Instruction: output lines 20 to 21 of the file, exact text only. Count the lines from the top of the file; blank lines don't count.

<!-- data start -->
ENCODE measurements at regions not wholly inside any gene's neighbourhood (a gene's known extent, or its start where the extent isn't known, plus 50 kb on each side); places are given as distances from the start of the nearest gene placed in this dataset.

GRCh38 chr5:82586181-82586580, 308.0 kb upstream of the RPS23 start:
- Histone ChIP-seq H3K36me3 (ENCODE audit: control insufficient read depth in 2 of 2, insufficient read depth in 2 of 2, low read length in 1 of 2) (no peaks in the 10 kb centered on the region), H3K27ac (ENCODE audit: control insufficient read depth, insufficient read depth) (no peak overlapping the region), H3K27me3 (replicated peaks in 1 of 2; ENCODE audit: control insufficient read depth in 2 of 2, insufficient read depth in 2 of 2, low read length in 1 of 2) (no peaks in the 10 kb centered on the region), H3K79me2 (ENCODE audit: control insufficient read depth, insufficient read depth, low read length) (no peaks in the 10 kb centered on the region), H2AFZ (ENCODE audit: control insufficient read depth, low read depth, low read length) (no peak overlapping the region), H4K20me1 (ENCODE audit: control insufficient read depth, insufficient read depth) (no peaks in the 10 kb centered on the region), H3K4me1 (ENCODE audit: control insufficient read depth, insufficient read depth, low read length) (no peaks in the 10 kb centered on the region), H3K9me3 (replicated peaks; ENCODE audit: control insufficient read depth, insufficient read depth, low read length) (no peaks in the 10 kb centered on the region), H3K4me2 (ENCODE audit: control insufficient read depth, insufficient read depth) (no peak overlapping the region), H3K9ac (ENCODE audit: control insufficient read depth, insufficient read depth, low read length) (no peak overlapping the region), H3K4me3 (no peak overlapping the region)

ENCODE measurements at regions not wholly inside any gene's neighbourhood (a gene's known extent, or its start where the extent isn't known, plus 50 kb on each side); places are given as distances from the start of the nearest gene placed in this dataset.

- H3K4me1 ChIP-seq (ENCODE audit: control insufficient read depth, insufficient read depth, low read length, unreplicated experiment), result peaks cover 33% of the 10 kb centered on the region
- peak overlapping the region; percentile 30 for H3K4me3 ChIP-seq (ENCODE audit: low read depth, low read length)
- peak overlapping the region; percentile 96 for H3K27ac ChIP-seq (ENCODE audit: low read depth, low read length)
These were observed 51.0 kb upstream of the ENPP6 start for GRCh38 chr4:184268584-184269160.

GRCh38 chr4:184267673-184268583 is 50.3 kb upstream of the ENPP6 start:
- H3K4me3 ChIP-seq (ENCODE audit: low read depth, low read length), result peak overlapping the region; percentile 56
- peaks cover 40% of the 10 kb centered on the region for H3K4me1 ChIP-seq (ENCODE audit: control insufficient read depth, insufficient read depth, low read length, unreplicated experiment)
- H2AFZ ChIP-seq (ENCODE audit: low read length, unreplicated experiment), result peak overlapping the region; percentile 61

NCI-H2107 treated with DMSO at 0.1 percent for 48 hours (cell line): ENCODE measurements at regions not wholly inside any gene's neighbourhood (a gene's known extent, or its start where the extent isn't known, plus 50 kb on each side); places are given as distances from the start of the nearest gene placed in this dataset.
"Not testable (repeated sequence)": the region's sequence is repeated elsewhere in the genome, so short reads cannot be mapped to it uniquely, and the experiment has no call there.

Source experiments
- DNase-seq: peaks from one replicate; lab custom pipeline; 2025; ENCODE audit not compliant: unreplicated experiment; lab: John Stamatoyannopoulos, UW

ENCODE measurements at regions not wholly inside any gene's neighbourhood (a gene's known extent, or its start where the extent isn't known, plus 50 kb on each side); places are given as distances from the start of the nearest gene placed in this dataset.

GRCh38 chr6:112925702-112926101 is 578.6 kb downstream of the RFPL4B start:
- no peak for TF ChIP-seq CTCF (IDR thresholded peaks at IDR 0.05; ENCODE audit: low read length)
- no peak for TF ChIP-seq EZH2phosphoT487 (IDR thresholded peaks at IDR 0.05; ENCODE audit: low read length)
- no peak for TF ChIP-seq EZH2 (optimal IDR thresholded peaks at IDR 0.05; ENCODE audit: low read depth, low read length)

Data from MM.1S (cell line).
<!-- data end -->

- no peak for TF ChIP-seq EZH2phosphoT487 (IDR thresholded peaks at IDR 0.05; ENCODE audit: low read length)
- no peak for TF ChIP-seq EZH2 (optimal IDR thresholded peaks at IDR 0.05; ENCODE audit: low read depth, low read length)